Soups are endless, and to me they can be endlessly appealing. There are soups for every occasion, for every taste, made with just about every possible ingredient: they can run from a fine broth to heartier, meaty, lumpy, and fully stocked with vegetables, legumes, pasta, meats, poultry, fish and seafood. Good basic stocks are important, too. They are soothing and some believe, as I still do, that certain soups can help cure the common cold, a la Mom's chicken soup.
So we set out on a local soup safari around the Rye area to find the best and here's where we've slurped so far:
Town Dock Tavern, 15 Purdy Ave., Rye, 914-967-2497
Anthony DeLuca, owner of , a bustling "upscale seafood tavern" long considered a sleeper for most of its years here, serves an eclectic menu of seasonal and comforting contemporary American dockside specialties. It is the restaurant you find along the water somewhere, albeit in the center of town, with good food to boot. Many do not know that DeLuca is a chef himself. Anthony had worked in such notable New York City establishments as Park Avenue Cafe under Chef David Burke, Aureole under Chef Charlie Palmer, and Jean-Louis in Greenwich. Impressive, right?
Customers entering Town Dock see the 15-seat bar/lounge area off to the left. The 65-seat dining room is straight ahead highlighted by pine wood booths, checkered and white tablecloths and charming print curtains accenting the windows. Walls are painted in sea blues and donned with tasteful nautical prints, artifacts and American folk art.
There are only two soups offered on his menu: classic New England clam chowder and French onion soup with Gruyere cheese and dry sherry. I opted for the clam chowder and within a short time a portion was heated for me and delivered to my spot at the bar. It was presented with a packet of those crunchy oyster crackers we knew as kids. I requested some fresh crushed peppercorn. The soup served in a shallow bowl was very good: big chunks of clam, potatoes and herbal. It hit the spot though I was thinking of asking for some bread and butter on the side. It turned out to be one of the better soups I found on this survey and it melded well with a glass of good Pinot Noir.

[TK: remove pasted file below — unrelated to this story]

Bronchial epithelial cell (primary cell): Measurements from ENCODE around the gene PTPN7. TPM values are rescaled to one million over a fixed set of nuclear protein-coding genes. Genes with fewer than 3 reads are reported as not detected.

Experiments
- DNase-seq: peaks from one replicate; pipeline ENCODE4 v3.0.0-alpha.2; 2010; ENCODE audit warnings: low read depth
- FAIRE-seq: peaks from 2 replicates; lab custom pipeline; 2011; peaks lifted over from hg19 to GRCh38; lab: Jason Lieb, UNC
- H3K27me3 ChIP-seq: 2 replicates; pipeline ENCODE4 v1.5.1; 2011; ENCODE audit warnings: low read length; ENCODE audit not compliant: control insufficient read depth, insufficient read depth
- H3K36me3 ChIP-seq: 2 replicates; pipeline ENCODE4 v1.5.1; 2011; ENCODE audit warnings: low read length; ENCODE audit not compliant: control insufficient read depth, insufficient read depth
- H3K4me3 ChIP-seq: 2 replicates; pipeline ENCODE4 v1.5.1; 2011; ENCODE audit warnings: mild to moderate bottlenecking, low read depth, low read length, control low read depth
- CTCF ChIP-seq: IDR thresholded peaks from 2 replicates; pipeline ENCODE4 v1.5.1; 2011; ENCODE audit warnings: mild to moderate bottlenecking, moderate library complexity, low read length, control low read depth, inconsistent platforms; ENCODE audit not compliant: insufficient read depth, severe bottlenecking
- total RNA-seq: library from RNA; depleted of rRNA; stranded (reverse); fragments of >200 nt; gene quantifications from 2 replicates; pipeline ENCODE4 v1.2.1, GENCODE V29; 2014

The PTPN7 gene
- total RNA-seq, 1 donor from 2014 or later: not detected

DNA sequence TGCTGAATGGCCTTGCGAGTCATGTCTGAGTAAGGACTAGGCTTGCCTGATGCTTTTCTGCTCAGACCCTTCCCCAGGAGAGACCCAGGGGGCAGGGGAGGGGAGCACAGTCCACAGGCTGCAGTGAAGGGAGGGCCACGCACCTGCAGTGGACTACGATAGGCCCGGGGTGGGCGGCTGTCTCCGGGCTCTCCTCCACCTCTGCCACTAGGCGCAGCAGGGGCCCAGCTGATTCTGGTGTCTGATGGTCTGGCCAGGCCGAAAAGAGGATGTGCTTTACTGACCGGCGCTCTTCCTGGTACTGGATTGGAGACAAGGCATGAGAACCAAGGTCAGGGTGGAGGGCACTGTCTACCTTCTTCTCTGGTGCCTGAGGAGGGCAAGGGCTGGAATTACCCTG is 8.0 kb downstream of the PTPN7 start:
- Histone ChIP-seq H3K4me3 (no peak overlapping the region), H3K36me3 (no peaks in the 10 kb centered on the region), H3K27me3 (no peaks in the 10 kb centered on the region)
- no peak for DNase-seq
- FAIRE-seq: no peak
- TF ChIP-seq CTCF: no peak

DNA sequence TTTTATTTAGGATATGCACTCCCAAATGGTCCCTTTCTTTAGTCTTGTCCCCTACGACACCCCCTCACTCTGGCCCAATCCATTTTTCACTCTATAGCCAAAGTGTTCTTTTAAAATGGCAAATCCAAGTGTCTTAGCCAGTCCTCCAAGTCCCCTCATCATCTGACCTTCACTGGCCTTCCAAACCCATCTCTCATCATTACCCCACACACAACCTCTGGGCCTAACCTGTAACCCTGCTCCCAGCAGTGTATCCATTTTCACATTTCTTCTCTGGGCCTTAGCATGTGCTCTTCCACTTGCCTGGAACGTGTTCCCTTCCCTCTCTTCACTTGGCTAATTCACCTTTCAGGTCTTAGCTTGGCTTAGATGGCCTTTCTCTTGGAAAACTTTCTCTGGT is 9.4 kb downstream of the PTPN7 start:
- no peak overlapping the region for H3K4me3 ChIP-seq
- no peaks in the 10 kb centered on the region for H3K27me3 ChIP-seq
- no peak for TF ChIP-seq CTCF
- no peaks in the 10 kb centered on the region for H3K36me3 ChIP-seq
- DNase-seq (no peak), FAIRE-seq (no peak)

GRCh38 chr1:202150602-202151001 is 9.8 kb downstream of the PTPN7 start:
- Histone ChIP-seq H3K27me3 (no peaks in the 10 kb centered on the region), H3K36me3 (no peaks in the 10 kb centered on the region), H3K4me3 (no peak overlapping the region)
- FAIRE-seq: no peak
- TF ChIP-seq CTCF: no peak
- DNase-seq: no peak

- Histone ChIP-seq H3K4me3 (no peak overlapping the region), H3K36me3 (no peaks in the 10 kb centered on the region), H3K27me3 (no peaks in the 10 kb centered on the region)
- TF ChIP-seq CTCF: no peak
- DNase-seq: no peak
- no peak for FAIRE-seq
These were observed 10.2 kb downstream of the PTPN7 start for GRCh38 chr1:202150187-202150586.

Open seven days, www.towndocktavern.com.
Cosi, 60 Purchase Street, Rye, 914-921-3322
Started in 1996 as a Parisian-style cafe named after a Mozart opera, has grown into a major national chain of eateries with over 100 units around the country. It is casual and comfy and draws a mostly young crowd who like to hang out and work on their laptops. I like it because they do offer some surprising specialties at reasonable prices. Soups, for example, are taken a bit more seriously here.
There is a weekly list of soups du jour along with ongoing standards like: pollo e pasta; tomato, basil aurora; and spinach artichoke florentine soup. The day I visited I debated between the daily special of roasted beef with vegetables and the others, but I decided on a large bowl of the pollo: tender chicken chunks chocked with Mediterranean vegetables and couscous pasta in an herbal broth. It was warming and a meal in itself when combined with Cosi's complimentary flatbread. For my taste, I did have to add some pepper though. And it was a bargain at the price.
Open 7 days. www.getcosi.com
Clino's Pizza, Pasta & Things, 529 Boston Post Road, Port Chester, 914-939-8000